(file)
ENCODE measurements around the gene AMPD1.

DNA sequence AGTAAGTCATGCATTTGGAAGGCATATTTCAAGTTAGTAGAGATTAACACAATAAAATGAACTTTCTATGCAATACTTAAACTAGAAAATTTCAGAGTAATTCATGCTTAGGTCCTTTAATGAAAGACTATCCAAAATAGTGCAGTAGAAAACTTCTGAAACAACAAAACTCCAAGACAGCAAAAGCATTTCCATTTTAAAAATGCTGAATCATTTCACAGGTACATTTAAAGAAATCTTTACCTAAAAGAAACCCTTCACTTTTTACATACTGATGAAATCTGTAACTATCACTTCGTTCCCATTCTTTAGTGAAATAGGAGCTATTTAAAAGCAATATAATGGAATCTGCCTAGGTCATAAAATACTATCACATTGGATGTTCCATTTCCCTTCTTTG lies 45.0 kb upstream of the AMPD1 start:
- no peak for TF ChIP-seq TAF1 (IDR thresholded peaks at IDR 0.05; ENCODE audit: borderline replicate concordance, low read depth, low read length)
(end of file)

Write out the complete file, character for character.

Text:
ENCODE measurements around the gene AMPD1.

DNA sequence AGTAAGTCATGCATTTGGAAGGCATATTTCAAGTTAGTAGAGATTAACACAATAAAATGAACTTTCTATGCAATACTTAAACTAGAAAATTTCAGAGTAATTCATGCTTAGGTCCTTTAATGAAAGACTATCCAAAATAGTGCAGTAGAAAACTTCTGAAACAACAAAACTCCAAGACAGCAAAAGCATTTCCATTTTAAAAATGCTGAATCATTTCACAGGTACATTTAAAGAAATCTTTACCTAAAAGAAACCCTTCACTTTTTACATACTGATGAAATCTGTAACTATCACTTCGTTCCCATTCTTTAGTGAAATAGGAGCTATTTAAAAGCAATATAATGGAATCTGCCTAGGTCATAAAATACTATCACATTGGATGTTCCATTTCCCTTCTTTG lies 45.0 kb upstream of the AMPD1 start:
- no peak for TF ChIP-seq TAF1 (IDR thresholded peaks at IDR 0.05; ENCODE audit: borderline replicate concordance, low read depth, low read length)